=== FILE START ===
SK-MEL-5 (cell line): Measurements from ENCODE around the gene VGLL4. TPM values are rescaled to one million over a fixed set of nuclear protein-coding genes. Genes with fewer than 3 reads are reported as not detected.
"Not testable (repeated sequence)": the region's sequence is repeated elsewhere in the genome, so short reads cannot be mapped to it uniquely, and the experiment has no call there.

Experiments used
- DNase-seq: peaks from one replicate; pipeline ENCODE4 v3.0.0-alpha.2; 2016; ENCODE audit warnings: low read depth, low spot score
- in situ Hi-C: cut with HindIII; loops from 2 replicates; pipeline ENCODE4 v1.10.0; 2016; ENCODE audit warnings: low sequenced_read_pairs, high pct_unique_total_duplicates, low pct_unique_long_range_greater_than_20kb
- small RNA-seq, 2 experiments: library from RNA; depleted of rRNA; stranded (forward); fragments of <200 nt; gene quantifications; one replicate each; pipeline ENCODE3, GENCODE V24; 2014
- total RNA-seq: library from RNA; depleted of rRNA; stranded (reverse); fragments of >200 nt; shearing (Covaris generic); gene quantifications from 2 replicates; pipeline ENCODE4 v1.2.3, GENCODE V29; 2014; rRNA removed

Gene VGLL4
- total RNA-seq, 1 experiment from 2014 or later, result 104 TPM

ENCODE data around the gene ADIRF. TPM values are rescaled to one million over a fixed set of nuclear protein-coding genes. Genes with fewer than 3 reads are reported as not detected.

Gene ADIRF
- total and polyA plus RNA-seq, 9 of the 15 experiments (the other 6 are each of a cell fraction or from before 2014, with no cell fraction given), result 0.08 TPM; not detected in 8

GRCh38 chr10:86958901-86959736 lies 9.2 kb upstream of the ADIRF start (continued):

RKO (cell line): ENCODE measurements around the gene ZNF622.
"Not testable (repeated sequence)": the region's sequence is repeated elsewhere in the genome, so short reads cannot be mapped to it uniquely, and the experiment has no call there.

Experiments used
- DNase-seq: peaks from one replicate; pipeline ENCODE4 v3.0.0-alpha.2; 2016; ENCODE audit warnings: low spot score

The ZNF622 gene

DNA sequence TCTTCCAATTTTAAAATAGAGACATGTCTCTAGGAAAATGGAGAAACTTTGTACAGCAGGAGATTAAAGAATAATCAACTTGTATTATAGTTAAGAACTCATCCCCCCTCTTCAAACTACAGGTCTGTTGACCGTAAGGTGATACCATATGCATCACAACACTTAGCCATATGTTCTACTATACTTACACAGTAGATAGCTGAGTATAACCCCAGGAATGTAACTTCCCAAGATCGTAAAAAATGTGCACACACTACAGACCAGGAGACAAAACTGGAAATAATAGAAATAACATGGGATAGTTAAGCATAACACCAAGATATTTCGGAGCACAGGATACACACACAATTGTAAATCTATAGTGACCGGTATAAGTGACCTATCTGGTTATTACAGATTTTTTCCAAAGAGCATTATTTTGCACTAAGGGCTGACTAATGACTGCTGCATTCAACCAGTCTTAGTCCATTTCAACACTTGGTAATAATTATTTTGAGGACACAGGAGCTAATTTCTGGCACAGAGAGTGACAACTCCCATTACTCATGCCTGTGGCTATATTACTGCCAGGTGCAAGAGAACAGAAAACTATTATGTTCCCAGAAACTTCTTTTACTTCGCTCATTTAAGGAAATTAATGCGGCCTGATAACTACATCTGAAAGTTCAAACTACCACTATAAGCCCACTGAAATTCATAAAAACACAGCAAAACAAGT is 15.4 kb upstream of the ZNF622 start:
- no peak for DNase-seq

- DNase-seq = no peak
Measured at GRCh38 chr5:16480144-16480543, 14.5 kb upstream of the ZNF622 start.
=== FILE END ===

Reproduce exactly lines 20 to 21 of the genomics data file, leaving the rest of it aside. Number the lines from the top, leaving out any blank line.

- no peak for DNase-seq

- DNase-seq = no peak